However, it’s not clear if drivers who enter the program and maintain a safe driving record for seven days would be barred from using FSD 10.1 if their score drops.
Tesla claims it may remove access to the new FSD software at any time since drivers request it via their vehicle’s touch screen.
To our knowledge, Tesla has not responded to any of our inquiries on the safety rating. While Musk did not specifically mention the score in his tweets, he did mention that it was going to be improved in the future. Quite a beta calculation, in other words. Over time, it will get increasingly accurate at predicting the likelihood of a crash.
Tesla’s harsh braking measure was evaluated by CR using an accelerometer to find out exactly how much force 0.3 g (Tesla’s Safety Score braking threshold) in our Model Y represents.
A driver’s Safety Score can be lowered even when doing routine actions like decreasing from 25 miles per hour to zero while using the vehicle’s regenerative braking system. CR’s specialists point out that a 0.3 g stop does not result in the car screaming to a standstill. This is the type of stop that the most of motorists will come across on the majority of journeys.
Our test drivers didn’t notice a modest braking action until the accelerometer read more than 0.5 g. Those halts were still much below what we consider a safe threshold for a seat-belt-locking emergency halt.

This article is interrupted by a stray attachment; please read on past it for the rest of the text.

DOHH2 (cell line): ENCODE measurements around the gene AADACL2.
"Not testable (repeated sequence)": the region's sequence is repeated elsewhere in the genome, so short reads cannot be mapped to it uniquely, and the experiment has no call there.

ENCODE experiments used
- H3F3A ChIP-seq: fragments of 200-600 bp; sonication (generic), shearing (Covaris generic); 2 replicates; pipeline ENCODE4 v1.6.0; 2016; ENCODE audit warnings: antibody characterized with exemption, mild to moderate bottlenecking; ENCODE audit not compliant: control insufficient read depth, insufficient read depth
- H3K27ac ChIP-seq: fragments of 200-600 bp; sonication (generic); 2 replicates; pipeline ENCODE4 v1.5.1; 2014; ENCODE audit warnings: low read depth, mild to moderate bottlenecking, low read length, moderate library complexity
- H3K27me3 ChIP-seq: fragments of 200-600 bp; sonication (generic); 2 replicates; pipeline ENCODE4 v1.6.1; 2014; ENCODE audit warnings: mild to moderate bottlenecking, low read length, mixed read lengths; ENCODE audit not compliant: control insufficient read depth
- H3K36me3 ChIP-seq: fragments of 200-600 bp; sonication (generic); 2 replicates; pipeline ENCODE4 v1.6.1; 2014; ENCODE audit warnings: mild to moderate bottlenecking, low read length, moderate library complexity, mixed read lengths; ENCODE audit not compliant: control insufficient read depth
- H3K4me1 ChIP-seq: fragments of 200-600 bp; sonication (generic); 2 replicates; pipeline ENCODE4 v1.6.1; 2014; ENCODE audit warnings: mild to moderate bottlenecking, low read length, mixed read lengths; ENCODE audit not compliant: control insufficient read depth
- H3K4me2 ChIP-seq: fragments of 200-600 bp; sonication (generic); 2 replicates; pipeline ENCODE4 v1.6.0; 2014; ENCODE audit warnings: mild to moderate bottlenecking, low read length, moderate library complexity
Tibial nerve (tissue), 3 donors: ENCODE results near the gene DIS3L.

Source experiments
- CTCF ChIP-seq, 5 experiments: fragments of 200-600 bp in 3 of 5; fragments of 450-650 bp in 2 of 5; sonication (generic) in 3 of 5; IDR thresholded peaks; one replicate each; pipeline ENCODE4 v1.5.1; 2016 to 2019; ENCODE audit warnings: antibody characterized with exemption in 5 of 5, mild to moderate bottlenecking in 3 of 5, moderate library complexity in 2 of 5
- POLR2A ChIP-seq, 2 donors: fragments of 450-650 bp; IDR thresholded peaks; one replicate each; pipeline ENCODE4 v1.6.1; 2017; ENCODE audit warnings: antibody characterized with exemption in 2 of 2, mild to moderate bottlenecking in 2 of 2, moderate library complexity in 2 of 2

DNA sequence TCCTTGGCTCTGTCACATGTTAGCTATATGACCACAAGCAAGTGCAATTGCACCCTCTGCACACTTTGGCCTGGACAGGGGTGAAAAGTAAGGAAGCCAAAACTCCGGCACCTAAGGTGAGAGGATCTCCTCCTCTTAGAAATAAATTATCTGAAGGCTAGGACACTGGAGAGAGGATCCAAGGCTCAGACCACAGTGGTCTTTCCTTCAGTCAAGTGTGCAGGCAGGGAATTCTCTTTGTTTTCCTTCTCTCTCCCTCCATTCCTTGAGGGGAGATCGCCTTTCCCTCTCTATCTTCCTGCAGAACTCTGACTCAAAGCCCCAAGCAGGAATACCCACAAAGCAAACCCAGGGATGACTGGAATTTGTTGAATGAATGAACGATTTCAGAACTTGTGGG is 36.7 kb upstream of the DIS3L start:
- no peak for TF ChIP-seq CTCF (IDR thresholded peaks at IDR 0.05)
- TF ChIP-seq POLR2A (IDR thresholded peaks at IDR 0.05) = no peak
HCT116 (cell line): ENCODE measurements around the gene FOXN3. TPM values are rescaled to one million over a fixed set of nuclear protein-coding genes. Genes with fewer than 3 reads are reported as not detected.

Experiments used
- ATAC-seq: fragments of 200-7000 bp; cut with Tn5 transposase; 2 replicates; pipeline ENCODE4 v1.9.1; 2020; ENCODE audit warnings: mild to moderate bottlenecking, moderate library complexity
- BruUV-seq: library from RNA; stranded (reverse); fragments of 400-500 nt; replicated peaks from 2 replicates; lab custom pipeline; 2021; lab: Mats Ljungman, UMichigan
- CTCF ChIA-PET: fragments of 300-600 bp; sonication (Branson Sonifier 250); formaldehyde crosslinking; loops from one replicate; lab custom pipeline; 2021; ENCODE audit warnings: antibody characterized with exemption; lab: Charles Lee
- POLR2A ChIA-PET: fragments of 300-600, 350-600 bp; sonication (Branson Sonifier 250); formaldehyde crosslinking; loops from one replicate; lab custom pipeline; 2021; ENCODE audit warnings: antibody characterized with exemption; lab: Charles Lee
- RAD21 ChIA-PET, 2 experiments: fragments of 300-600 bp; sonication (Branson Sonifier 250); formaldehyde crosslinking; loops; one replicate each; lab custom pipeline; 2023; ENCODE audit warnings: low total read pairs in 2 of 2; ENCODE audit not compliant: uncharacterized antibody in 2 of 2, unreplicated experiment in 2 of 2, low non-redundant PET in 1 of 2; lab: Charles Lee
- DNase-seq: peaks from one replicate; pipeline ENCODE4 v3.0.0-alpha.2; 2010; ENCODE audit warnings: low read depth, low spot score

According to Jake Fisher, senior director of CR’s Auto Test Center, the Safety Score highlights two fundamental principles that have the potential to improve safety. To encourage good driving habits, it keeps tabs on how well drivers are behaving on public roadways and offers game-like prizes for doing so, a practice known as “gamification.”
Gamification has been demonstrated to drive people to adopt healthy behaviors, according to research. For example, a wristwatch that awards a “badge” for walking a specific amount of steps per day may be effective for someone who wishes to increase their physical activity. To encourage drivers to save gasoline, automakers typically include a real-time fuel efficiency display on the dashboard. Furthermore, a research conducted in Germany reveals that making safe driving a game might help to prevent distracted driving.